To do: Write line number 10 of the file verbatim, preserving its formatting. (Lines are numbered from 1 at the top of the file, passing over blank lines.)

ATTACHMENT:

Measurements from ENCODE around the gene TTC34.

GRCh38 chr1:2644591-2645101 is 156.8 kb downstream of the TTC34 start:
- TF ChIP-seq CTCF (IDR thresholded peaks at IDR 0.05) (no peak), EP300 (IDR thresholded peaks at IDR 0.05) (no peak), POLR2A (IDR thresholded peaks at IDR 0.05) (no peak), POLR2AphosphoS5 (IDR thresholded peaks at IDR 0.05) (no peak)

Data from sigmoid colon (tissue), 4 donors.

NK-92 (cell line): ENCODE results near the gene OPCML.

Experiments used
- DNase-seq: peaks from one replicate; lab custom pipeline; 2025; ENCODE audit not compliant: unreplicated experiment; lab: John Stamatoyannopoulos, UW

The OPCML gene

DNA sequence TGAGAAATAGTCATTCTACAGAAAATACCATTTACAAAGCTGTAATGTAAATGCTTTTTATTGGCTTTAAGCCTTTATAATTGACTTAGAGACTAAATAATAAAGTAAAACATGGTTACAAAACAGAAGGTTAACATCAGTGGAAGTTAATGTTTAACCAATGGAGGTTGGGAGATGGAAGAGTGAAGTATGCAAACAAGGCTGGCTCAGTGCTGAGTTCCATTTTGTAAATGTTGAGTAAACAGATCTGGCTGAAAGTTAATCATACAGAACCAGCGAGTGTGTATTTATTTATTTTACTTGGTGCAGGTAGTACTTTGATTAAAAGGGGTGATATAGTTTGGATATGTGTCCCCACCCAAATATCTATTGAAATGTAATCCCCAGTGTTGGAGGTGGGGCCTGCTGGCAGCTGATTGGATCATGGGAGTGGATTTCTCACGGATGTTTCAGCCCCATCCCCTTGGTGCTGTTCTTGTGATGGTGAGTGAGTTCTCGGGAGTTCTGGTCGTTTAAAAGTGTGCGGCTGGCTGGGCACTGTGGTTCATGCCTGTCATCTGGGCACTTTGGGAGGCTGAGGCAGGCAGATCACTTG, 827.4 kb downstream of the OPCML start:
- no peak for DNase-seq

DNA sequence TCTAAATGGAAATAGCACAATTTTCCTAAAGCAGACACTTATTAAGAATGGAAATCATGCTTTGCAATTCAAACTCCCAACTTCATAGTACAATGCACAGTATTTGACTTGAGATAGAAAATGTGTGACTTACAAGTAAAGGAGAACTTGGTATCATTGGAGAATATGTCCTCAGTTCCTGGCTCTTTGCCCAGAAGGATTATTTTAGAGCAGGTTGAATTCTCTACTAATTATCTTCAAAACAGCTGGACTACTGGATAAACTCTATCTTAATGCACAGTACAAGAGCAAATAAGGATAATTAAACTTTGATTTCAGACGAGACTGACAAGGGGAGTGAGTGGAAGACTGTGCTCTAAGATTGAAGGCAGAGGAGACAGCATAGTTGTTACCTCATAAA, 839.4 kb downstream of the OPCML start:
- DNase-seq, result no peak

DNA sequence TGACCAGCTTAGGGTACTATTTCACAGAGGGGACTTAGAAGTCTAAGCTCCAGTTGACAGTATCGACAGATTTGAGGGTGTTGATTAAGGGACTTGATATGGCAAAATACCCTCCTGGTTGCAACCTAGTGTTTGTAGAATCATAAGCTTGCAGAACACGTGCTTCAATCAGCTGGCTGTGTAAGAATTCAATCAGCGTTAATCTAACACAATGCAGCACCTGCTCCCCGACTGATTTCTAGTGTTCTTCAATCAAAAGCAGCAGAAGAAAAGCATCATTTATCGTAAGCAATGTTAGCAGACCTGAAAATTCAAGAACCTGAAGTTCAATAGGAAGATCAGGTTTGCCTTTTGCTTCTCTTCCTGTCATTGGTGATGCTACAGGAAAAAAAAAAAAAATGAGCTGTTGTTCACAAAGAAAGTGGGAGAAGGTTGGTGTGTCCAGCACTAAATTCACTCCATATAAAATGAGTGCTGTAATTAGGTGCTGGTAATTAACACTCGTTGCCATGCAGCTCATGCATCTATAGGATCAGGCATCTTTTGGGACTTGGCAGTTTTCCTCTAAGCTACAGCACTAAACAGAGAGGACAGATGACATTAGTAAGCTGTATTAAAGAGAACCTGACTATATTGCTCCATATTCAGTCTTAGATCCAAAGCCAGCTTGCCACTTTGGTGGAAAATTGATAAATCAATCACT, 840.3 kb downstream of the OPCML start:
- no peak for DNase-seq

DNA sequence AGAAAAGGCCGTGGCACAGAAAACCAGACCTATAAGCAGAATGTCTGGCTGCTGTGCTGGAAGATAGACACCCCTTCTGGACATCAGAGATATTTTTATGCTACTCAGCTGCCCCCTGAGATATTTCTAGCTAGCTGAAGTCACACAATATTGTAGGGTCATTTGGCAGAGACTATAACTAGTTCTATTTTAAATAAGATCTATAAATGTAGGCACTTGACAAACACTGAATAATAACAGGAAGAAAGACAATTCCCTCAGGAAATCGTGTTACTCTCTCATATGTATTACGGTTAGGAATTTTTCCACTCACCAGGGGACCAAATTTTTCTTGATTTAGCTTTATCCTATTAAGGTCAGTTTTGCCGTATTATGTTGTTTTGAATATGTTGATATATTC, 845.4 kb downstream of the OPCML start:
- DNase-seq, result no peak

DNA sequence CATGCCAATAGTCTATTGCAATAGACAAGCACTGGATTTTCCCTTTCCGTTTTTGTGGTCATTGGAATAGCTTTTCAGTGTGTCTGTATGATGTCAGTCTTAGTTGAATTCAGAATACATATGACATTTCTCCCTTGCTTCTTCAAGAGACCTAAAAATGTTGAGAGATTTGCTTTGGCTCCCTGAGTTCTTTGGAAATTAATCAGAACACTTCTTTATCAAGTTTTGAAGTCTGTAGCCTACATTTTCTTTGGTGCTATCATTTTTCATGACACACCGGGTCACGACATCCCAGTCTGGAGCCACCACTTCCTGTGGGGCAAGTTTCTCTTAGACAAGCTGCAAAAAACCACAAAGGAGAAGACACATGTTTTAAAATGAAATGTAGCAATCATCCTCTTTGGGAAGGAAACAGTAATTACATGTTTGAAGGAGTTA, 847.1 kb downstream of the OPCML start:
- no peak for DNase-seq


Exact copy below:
- no peak for DNase-seq